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Neurotrophin-3 regulates ribbon synapse density in the cochlea and induces synapse regeneration after acoustic trauma

  1. Guoqiang Wan
  2. Maria E Gómez-Casati
  3. Angelica R Gigliello
  4. Charles Liberman
  5. Gabriel Corfas Is a corresponding author
  1. Boston Children's Hospital, United States
  2. Harvard Medical School, United States
  3. University of Michigan, United States
Research Article
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Cite as: eLife 2014;3:e03564 doi: 10.7554/eLife.03564

Abstract

Neurotrophin-3 (Ntf3) and brain derived neurotrophic factor (Bdnf) are critical for sensory neuron survival and the establishment of neuronal projections to sensory epithelia in the embryonic inner ear, but their postnatal functions remain poorly understood. Using cell-specific inducible gene recombination in mice we found that, in the postnatal inner ear, Bbnf and Ntf3 are required for the formation and maintenance of hair cell ribbon synapses in the vestibular and cochlear epithelia, respectively. We also show that supporting cells in these epithelia are the key endogenous source of the neurotrophins. Using a new hair cell CreERT line with mosaic expression, we also found that Ntf3's effect on cochlear synaptogenesis is highly localized. Moreover, supporting cell-derived Ntf3, but not Bbnf, promoted recovery of cochlear function and ribbon synapse regeneration after acoustic trauma. These results indicate that glial-derived neurotrophins play critical roles in inner ear synapse density and synaptic regeneration after injury.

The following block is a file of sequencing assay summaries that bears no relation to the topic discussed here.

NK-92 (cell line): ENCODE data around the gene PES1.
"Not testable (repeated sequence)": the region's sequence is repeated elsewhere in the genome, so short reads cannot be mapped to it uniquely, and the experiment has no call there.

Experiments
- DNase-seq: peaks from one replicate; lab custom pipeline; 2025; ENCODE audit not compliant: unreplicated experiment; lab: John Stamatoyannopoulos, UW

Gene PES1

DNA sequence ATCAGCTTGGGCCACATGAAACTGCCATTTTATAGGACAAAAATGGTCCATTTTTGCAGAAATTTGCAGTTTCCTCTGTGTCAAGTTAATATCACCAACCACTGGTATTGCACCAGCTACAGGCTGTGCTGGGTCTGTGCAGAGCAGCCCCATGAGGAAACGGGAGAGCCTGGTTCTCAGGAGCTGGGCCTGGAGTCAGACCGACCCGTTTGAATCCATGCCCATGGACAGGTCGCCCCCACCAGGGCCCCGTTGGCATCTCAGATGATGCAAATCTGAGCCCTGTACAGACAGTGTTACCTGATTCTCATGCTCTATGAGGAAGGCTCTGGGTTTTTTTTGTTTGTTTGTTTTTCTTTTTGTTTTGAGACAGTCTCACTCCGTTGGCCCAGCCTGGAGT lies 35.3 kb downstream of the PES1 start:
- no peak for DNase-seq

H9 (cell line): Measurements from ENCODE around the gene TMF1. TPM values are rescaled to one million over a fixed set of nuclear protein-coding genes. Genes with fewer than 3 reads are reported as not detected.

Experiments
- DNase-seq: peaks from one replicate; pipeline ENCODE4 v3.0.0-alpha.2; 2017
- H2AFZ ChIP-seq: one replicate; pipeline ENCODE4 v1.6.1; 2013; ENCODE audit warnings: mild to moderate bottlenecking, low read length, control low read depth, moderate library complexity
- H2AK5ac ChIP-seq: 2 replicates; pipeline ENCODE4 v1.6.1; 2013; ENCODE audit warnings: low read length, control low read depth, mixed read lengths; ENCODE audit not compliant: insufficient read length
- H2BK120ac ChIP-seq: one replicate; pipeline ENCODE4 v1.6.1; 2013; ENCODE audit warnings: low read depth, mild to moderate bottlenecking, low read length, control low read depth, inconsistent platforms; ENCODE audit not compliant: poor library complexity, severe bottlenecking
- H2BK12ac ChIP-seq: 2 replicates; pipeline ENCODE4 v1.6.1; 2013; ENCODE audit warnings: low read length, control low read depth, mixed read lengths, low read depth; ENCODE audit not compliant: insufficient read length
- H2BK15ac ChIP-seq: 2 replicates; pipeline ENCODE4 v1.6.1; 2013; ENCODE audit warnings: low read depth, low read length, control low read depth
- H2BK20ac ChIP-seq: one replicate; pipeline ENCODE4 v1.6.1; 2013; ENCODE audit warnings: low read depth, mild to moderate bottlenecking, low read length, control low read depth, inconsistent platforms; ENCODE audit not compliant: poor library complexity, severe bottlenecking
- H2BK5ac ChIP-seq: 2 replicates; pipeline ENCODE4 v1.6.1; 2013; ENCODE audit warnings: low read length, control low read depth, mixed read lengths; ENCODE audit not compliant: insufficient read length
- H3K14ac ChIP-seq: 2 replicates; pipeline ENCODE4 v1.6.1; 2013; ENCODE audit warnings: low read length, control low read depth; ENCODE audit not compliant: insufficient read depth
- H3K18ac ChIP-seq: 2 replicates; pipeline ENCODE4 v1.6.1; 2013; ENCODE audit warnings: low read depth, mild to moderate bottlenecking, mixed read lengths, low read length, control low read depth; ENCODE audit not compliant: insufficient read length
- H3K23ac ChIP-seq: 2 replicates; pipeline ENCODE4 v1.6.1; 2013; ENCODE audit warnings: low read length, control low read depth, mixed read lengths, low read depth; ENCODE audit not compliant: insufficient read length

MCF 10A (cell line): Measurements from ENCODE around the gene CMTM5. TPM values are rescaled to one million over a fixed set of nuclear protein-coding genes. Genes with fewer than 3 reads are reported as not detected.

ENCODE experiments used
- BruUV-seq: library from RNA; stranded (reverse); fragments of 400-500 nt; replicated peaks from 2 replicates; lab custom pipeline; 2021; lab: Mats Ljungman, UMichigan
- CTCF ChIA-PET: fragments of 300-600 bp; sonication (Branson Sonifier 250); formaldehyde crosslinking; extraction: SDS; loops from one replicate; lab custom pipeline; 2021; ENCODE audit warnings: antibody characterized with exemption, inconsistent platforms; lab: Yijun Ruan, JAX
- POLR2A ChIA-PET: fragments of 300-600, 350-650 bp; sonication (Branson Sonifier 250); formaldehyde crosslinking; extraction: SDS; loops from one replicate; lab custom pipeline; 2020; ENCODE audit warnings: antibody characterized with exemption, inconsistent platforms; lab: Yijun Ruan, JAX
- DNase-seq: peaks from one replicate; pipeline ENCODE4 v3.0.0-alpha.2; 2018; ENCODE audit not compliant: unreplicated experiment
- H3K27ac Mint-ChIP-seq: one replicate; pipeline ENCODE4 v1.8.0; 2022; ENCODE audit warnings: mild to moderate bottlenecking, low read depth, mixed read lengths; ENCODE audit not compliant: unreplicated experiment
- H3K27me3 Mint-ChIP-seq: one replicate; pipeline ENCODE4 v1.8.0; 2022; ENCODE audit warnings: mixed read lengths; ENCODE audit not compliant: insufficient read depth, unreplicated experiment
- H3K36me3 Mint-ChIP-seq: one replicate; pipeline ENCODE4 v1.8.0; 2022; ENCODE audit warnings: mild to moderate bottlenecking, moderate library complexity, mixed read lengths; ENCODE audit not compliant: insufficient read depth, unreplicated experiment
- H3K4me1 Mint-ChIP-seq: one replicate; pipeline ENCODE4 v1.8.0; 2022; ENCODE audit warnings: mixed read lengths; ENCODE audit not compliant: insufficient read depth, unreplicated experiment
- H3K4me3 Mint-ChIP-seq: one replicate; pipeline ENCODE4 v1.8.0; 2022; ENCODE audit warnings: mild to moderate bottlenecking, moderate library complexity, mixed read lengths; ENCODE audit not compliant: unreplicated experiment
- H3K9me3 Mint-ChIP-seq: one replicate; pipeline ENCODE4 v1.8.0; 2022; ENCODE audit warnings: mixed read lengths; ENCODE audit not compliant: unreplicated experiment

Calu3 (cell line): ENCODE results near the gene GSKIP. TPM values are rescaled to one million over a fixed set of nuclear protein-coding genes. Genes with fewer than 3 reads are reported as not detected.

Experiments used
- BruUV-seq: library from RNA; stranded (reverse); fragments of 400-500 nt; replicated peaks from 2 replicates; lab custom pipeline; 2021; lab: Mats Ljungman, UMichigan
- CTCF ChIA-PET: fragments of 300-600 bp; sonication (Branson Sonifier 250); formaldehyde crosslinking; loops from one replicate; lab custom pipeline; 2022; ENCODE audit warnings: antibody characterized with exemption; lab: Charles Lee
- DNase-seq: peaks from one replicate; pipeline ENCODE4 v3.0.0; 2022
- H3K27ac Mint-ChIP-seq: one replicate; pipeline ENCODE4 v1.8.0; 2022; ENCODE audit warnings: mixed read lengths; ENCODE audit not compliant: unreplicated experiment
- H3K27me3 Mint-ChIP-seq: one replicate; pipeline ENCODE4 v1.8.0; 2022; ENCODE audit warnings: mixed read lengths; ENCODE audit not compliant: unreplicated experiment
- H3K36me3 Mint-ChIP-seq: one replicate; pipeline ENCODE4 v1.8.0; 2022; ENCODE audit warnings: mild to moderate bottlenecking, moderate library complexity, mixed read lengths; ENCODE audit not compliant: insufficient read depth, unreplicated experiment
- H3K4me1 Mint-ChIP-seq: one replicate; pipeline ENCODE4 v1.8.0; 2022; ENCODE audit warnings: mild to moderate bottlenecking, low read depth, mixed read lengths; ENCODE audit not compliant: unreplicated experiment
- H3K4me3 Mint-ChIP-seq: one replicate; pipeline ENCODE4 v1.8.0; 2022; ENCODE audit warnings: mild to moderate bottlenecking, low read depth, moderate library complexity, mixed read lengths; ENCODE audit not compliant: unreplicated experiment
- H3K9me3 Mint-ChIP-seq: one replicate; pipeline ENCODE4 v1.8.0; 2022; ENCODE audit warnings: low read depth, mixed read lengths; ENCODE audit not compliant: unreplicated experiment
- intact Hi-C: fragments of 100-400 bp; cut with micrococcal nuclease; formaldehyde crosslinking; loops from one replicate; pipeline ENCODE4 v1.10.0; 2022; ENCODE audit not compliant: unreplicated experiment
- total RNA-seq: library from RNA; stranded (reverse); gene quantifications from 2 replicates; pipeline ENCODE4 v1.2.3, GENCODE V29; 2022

Article and author information

Author details

  1. Guoqiang Wan

    1. Boston Children's Hospital, Boston, United States
    Competing interests
    The authors declare that no competing interests exist.
  2. Maria E Gómez-Casati

    1. Boston Children's Hospital, Boston, United States
    Competing interests
    The authors declare that no competing interests exist.
  3. Angelica R Gigliello

    1. Boston Children's Hospital, Boston, United States
    Competing interests
    The authors declare that no competing interests exist.
  4. Charles Liberman

    1. Harvard Medical School, Boston, United States
    Competing interests
    The authors declare that no competing interests exist.
  5. Gabriel Corfas

    1. University of Michigan, Ann Arbor, United States
    For correspondence
    1. corfas@med.umich.edu
    Competing interests
    The authors declare that no competing interests exist.

Ethics

Animal experimentation: This study was performed in strict accordance with the recommendations in the Guide for the Care and Use of Laboratory Animals of the National Institutes of Health. All of the animals were handled according to the approved institutional animal care and use committee (IACUC) protocol (#11-03-1911R) of Children's Hospital Boston.

Reviewing Editor

  1. Freda Miller, Reviewing Editor, The Hospital for Sick Children Research Institute, University of Toronto, Canada

Publication history

  1. Received: June 3, 2014
  2. Accepted: October 9, 2014
  3. Accepted Manuscript published: October 20, 2014 (version 1)
  4. Version of Record published: November 11, 2014 (version 2)

Copyright

© 2014, Wan et al.

This article is distributed under the terms of the Creative Commons Attribution License permitting unrestricted use and redistribution provided that the original author and source are credited.

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